Root Awakening: Water plants regularly; edible plants infested with sucking pests

Wilting money plant (left) and Boston ferns. PHOTOS: PRISCILLIA CHONG

Water plants regularly

My money plant is wilting, and my Boston ferns keep turning brown and shedding their green leaves, even though I mist them a few times a day. What should I do?

Priscillia Chong

It appears that your plants have not been watered regularly and thoroughly, so the root zones have dried out and caused the plants to wilt. The root zones of your plants should be kept moist, but not wet, at all times.

Plants deprived of water for a long time will have dead tissues, which appear as dry parts. Even if you give them water, the roots might be too damaged to take it up.

Depending on the growing environment and type of potting media, the watering frequency of plants may vary. It is important to water your plant thoroughly and let excess water drain out from the holes at the base of the pots. Excess water should be drained in this way to prevent the roots from drowning and mosquitoes from breeding.

Giant White Bird of Paradise needs water


My plant was healthy when I bought it, but the leaves are now turning yellow. I was told to water it once a week. What is wrong?


Your plant is likely the Strelitzia nicolai, commonly known as Giant White Bird of Paradise. The edges of the leaves have started to fold in and the lower leaves have turned yellow, which indicate that the plant has not been watered regularly and has dried out. Its pot is also rather small, meaning it will also dry out quickly. The recommended watering frequency is probably not sufficient for your plant.

Although drought-tolerant, this plant should not be allowed to dry out. You should water more regularly to keep the potting medium moist, but not wet, at all times. Also, consider moving it to a larger pot so it has more room to grow.

Edible plants are infested with sucking pests


The older leaves of my kangkong, sweet potato leaves and coriander have spots. The kangkong and coriander are grown under white netting. Newer leaves do not seem to be affected. What is wrong?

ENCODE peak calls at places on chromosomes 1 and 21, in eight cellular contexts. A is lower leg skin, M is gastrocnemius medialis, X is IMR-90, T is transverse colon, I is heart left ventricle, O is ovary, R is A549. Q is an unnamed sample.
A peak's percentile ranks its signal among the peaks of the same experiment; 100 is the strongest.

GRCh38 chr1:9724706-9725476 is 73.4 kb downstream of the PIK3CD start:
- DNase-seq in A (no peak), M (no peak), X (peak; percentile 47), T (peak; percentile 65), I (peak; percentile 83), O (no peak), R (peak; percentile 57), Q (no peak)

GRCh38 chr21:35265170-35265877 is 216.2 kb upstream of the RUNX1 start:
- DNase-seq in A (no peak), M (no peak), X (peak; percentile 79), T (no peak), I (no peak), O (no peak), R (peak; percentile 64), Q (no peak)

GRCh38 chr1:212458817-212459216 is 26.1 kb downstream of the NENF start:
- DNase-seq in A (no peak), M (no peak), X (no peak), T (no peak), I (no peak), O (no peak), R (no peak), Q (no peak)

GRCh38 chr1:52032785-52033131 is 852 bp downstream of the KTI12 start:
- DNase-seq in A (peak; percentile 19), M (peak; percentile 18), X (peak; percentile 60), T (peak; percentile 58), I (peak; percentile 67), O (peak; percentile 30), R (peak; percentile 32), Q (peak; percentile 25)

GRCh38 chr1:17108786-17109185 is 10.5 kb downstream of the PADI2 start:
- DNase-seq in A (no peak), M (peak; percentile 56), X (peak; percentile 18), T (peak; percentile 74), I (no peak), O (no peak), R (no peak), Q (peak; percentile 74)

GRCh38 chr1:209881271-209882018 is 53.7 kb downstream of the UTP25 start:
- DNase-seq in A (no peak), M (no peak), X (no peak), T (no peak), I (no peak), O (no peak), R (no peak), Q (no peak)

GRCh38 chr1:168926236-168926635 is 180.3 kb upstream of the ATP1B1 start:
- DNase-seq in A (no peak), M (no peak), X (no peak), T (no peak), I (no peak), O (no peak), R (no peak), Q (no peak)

Margaret Lee Kim Gek

The numerous minute spots on the leaves may indicate an infestation of sap-sucking pests. Try turning the leaves over to check for the presence of spider mites or whiteflies.

Summer oil, castile soap solution and pyrethrins are common pesticides that you can use to deal with such pests. However, to reduce the amount of pesticide used - and taking into consideration the difficulty of ensuring thorough coverage - you may want to remove heavily infested leaves and apply the pesticide at regular intervals to reduce the pest population.

You can also consider removing badly affected plants and allow the area to rest for a period of time. Practise crop rotation by growing an unrelated and more pest-resilient plant instead. Finally, check your plants regularly for any sign of pest infestation and take remedial action early. Harvest your produce to avoid overcrowding, and grow plants under ample sunlight and air circulation.

Orchids are from the Genera Dendrobium and Aranda

Dendrobiums (left) and Aranda Chark Kuan "Red". PHOTOS: CROSBY ONG

What are the names of my orchids?

Crosby Ong

The orchid in the first picture is Aranda Chark Kuan 'Red'. The two orchids in the second image are Dendrobiums; the one in the foreground is Dendrobium Red Bull, while the one with smaller pink flowers is likely a Dendrobium bigibbum hybrid.

All these orchids are epiphytic in their growth habit and need open, aerated growing media. They require some sunlight exposure and regular feeding with a water-soluble orchid fertiliser to thrive.

Plant is the Holy Basil


I bought a lime plant and was told the plant that came with it is not a weed, but an Indian herb used for cooking, and that it should not be discarded. What is it?

Hsu Li Ren

The plant in the picture is the holy basil (Ocimum tenuiflorum). The scent and flavour properties of this species are different from the common sweet basil (Ocimum basilicum). Its leaves are used by various ethnic groups. For example, you can use them to brew tea or stir-fry them with the meat of your choice in a Thai-style dish.

  • Answers by Dr Wilson Wong, an NParks-certified practising horticulturist, parks manager and ISA-certified arborist. He is the founder of Green Culture Singapore and an adjunct assistant professor (Food Science & Technology) at the National University of Singapore.
  • Have a gardening query? E-mail it with clear, high-resolution pictures of at least 1MB, if any, and your full name to We reserve the right to edit and reject questions.

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